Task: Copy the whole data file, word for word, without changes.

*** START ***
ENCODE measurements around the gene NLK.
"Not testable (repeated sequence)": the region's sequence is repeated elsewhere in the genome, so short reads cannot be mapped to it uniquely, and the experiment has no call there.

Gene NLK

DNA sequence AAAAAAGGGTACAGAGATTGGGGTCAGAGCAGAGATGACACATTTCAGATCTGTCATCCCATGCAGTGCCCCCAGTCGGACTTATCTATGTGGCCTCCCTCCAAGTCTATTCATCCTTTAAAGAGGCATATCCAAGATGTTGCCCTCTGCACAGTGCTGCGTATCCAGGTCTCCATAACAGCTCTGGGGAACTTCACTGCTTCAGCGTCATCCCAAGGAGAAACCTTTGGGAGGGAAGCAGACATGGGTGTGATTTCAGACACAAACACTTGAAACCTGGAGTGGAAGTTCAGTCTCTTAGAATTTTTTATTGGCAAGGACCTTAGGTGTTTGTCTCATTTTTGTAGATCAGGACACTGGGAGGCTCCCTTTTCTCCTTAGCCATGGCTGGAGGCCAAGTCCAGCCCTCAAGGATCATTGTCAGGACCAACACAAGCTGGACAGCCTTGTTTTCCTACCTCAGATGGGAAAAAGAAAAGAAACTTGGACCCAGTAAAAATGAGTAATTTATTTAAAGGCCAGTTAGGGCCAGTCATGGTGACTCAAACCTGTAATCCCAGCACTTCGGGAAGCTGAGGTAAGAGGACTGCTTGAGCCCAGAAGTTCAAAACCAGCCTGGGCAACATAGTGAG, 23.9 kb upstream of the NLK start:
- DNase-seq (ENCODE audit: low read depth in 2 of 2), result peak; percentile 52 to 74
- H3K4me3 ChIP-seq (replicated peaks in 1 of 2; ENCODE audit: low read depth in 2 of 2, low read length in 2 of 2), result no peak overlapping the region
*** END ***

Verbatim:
ENCODE measurements around the gene NLK.
"Not testable (repeated sequence)": the region's sequence is repeated elsewhere in the genome, so short reads cannot be mapped to it uniquely, and the experiment has no call there.

Gene NLK

DNA sequence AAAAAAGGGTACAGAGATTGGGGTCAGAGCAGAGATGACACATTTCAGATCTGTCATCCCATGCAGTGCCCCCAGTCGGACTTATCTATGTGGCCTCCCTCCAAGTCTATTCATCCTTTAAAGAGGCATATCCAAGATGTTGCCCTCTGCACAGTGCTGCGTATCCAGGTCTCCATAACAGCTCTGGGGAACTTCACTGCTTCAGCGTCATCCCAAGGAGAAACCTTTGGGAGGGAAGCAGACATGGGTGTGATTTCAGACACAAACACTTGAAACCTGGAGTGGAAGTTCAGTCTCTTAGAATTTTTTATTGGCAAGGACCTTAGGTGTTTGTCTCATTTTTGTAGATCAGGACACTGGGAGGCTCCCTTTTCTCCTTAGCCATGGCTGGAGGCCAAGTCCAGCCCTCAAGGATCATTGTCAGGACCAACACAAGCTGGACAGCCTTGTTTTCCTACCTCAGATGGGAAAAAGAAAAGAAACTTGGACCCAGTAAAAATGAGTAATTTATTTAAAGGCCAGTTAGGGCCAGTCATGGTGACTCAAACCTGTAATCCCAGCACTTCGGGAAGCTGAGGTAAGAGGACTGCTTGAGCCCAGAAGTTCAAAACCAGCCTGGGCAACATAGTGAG, 23.9 kb upstream of the NLK start:
- DNase-seq (ENCODE audit: low read depth in 2 of 2), result peak; percentile 52 to 74
- H3K4me3 ChIP-seq (replicated peaks in 1 of 2; ENCODE audit: low read depth in 2 of 2, low read length in 2 of 2), result no peak overlapping the region